The rape of a 14-month-old toddler allegedly by a migrant labourer in Sabarkantha in late September has triggered a series of mob attacks on migrant workers in northern Gujarat, causing a near exodus from the state. Over 400 persons have been arrested in connection with the violence and the state home minister, Pradeepsinh Jadeja, has appealed to the workers to return. It is important that the Gujarat government acts urgently and decisively to contain and counter the anti-migrant sentiment. It is worrisome that this sentiment has found traction in an entrepreneurial state like Gujarat.
The current mob violence against non-Gujaratis is tied to a particular event. However, there is a danger that it could feed off a larger “anti-Outsider” narrative being championed nationally. Within Gujarat, following the Patidar agitation in the run-up to the 2017 assembly elections, resentments had been stoked against “outsiders” on the question of jobs. Last month, the state government announced that 80 per cent of factory jobs in the state will be reserved for Gujaratis. This is in spite of a large migrant workforce contributing to Gujarat’s rise as a manufacturing hub. These unorganised workers have shored up the bottom of the labour pyramid, doing menial jobs for low wages. A competitive labour market only helps the economy to grow and, in turn, produce more jobs. Unfortunately, the economic gains facilitated by migration are often ignored by politicians who paint the vulnerable migrant worker as the prime villain for those suffering from unemployment and other hardships. In turn, with no legal safeguards or welfare available to protect them, the migrant workers, from house maids to factory hands, are forced deeper into the margins of social and economic life in the state.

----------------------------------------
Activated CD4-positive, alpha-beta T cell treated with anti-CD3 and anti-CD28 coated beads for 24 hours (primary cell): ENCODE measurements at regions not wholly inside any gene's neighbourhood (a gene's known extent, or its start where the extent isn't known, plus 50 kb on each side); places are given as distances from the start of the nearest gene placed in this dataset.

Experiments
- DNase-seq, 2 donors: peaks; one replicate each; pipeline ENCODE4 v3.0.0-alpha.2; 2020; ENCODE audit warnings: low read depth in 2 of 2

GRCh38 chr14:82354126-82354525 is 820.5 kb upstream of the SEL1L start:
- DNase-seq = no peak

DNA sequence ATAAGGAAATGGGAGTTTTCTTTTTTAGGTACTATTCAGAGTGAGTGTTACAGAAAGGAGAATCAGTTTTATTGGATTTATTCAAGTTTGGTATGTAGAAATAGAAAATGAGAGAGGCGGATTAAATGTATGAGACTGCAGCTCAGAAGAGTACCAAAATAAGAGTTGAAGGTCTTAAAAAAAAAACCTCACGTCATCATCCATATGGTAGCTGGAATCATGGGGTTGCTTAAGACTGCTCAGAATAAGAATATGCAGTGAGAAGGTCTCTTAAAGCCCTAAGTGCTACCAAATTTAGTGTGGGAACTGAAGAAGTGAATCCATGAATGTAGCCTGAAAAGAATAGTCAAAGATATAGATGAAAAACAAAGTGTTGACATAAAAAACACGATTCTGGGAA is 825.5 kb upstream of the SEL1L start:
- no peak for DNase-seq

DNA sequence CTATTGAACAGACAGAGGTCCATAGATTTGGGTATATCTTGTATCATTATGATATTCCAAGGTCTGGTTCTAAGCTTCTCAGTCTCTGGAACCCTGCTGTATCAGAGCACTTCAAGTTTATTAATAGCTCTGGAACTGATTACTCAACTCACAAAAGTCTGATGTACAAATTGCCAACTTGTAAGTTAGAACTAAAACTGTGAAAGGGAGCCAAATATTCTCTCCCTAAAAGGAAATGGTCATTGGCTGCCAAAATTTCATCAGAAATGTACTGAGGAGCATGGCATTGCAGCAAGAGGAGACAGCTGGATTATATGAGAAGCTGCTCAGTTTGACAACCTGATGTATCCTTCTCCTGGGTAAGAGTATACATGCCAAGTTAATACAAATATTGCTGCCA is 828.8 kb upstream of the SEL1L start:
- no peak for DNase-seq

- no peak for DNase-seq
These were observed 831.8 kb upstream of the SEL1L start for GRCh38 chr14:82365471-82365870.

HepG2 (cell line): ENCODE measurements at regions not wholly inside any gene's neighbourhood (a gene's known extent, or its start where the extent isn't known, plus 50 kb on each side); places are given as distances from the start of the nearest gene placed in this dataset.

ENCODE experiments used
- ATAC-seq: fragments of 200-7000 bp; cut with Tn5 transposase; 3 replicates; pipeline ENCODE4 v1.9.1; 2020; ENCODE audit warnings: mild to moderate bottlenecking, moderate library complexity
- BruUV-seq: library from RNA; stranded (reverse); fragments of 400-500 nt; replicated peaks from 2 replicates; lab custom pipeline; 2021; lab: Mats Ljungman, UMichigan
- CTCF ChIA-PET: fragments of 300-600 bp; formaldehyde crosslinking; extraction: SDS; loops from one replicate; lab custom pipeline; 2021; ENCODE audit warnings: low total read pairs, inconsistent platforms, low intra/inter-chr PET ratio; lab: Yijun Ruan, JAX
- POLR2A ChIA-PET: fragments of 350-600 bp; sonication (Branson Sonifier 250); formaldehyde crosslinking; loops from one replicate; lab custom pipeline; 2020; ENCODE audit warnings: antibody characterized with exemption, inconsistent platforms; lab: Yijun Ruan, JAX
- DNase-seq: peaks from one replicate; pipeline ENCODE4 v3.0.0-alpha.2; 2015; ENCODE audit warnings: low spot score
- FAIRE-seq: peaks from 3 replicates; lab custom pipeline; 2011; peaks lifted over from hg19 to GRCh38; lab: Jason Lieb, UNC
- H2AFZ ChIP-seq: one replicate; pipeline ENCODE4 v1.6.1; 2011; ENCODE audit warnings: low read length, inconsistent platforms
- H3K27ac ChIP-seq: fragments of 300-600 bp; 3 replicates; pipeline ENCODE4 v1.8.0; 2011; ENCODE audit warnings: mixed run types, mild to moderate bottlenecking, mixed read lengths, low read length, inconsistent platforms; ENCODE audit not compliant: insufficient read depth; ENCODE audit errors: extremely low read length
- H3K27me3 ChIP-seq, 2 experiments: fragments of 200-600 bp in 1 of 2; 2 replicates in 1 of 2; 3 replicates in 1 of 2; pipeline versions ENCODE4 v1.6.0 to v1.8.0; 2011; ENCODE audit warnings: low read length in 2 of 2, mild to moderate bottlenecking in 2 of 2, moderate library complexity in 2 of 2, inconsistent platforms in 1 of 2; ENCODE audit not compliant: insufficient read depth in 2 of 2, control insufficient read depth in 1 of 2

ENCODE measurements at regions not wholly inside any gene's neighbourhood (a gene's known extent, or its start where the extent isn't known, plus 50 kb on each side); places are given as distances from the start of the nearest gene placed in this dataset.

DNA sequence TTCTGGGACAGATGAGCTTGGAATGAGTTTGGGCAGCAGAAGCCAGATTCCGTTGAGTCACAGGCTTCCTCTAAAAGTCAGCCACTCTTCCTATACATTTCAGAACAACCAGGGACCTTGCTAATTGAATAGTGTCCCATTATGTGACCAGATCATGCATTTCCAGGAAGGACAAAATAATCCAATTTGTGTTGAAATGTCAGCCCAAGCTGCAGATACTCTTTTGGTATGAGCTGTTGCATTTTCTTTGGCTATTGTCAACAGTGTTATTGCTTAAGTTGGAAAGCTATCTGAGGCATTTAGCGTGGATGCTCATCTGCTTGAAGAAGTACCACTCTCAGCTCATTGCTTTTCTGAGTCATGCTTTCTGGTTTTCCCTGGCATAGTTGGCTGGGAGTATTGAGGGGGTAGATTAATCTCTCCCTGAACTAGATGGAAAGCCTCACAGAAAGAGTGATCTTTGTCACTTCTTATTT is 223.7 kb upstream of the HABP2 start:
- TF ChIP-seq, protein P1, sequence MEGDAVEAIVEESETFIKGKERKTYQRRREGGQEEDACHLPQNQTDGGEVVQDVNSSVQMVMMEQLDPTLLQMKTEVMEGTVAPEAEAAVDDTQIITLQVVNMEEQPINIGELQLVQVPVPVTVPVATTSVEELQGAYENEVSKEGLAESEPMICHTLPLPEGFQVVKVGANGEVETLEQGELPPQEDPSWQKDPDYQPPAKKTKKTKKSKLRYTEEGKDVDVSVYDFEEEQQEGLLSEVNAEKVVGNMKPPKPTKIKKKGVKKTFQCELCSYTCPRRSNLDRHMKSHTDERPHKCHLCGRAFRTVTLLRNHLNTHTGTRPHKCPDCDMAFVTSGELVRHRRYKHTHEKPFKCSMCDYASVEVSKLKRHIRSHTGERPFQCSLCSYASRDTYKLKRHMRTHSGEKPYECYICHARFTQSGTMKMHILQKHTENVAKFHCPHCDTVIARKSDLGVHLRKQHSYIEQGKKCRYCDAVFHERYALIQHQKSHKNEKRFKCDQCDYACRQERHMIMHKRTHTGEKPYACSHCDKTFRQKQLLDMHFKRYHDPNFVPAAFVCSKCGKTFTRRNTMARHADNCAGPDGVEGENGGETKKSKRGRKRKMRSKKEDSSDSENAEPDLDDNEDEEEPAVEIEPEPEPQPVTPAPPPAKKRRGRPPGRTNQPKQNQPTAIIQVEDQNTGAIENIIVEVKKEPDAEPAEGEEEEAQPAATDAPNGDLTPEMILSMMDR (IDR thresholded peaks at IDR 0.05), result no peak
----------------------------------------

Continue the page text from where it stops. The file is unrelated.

The shrill debate around the National Register for Citizens (NRC) is the latest example of migrant-bashing by politicians. The NRC in Assam emerged from a tortuous political history specific to that region, but BJP leaders now loosely talk about extending it elsewhere. The targeting of the Rohingya, with a well-documented history of state persecution in Myanmar, is another case of keeping this anti-migrant/anti-outsider narrative alive. It is naive to expect that the fears and suspicions triggered by such campaigns can be controlled and contained within a locale or time-frame. The sentiment lingers on to influence people and communities in different sites and contexts. And when the mob takes to the street the victim is not necessarily the suspected illegal “Bangladeshi”. The target could be the migrant labourer from a neighbouring state.